Handing Down the Family Farm: Branching Out
Managers of Leavens Ranches, from left, David Schwabauer, Leslie Leavens-Crowe, Paul Leavens Jr. and Link Leavens.
In the afternoons wind blows in from the Pacific Ocean and across Ventura County. It rattles the leaves in the lemon and avocado groves of Leavens Ranches. Then it sweeps up the Santa Clara River Valley and into the canyons, crackling the native grasses, dissipating in the chaparral.
In the valley, whispering leaves recall happy childhood memories for Leslie Leavens-Crowe as she looks out her office window at the lush groves surround the headquarters of Leavens Family Ranches.
She sits in a restored Victorian that her grandparents once called home and talks about why she's partial to avocado trees and what they—and the peskier lemon trees—mean to her family.
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"This is where we had every Sunday dinner," she explained of her surroundings. "We ate in the dining room, where my brother, Link, has his office now. Christmas was always here in the living room, where I have my desk.
"When I was growing up, this ranch was planted half in avocados and half in lemons. My sister Heather and I used to go out and climb the trees. We had our favorite climbing trees. Avocados are great because the branches are inviting and you can find comfy places. We used to bring books to read, like Nancy Drew mysteries, and peel back the shoots of new growth to taste the licorice flavor."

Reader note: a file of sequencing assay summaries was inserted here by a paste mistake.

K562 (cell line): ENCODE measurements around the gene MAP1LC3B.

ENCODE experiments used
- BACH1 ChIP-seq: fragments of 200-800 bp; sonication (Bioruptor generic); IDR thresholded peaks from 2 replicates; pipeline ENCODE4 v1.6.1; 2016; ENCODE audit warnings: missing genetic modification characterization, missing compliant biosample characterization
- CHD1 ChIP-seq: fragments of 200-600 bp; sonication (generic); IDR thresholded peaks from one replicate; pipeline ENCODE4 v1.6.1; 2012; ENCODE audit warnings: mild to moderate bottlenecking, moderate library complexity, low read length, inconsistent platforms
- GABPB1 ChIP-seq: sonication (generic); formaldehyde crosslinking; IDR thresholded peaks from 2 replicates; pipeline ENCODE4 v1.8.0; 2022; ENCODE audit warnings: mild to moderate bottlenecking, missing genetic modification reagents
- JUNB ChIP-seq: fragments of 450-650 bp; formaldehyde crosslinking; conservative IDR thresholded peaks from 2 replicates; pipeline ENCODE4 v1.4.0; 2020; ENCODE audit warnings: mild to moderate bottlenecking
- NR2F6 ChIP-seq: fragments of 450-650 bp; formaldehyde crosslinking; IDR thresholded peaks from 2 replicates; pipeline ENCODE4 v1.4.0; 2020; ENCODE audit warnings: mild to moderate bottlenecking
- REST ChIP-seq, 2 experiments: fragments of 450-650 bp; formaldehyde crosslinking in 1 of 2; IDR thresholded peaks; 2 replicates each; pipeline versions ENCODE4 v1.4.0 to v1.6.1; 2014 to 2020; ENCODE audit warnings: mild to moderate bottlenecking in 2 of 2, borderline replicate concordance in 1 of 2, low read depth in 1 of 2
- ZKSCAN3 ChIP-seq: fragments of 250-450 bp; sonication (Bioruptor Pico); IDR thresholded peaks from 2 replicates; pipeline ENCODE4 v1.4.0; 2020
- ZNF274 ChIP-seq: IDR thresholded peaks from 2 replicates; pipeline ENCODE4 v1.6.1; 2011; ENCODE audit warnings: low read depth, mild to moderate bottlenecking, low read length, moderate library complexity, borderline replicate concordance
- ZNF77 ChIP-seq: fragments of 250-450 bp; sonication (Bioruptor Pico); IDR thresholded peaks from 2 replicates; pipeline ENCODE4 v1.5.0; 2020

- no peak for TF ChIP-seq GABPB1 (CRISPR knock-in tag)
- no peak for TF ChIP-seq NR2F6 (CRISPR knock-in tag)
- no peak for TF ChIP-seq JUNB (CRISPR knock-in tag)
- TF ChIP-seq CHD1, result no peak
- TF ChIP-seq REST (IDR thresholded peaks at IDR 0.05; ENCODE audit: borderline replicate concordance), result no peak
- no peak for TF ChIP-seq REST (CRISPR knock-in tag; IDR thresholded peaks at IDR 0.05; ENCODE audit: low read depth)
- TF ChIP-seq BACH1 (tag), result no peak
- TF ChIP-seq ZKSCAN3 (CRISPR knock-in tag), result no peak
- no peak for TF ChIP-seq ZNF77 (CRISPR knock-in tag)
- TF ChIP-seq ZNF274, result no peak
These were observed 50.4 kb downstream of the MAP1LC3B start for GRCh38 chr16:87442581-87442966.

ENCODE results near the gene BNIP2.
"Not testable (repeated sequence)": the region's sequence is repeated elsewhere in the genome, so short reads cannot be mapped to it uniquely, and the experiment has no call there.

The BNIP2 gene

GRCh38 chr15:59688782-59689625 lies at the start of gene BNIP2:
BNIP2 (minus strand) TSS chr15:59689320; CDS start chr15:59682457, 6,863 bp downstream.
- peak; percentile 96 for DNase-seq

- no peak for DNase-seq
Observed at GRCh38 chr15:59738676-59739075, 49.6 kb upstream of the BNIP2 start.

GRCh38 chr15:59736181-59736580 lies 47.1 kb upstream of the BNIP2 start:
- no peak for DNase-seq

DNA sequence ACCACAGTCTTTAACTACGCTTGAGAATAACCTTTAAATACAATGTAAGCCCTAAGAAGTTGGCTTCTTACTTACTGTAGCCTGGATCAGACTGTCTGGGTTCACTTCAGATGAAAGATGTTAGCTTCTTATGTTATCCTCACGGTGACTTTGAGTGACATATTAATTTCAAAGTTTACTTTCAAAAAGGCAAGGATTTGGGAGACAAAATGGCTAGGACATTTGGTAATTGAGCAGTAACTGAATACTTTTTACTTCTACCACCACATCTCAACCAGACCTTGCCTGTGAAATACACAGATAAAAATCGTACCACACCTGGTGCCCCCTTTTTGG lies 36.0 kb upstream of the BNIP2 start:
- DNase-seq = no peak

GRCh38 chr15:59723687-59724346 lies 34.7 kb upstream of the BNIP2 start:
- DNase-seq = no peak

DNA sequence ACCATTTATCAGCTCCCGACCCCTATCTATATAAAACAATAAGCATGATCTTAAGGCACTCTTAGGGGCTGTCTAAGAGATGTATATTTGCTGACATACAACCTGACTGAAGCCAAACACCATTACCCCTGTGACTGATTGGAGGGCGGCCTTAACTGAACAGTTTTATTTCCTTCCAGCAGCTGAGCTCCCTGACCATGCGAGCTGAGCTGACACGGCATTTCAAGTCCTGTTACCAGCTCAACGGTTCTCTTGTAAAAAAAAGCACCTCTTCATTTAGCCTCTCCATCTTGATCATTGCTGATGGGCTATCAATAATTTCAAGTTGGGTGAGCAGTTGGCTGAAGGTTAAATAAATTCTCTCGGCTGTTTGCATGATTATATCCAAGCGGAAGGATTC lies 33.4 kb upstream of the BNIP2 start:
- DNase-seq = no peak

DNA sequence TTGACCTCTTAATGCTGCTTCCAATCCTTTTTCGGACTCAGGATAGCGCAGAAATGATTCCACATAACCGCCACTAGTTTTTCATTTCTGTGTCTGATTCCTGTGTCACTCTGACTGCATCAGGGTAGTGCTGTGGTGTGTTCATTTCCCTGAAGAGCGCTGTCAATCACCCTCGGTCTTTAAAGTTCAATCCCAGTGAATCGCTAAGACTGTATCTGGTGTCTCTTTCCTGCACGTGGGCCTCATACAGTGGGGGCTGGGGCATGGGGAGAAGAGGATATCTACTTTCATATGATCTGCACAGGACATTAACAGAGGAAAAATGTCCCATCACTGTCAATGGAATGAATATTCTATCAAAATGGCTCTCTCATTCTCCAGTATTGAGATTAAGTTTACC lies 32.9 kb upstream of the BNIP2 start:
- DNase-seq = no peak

Leavens-Crowe said that being surrounded by those trees—with their strong branches and big leaves—always made her feel safe and protected.
"As I was growing up, I didn't realize how special these trees were or how beautiful this valley is," she said. "We didn't have an understanding of any other place. Our social life was church, school and each other."
The family's groves are part of a vibrant farming area that produces a major share of the $176.3 million lemon and $124.6 million avocado crops grown in Ventura County. The Saticoy Lemon Association, the world's largest lemon cooperative, is located near the Leavens Ranches' headquarters and family members serve on the association's board of directors.
The Leavens family has owned farm ground in Ventura County since 1910 and has produced lemons and avocados since the 1950s. In 1990, they expanded their operation into Monterey County.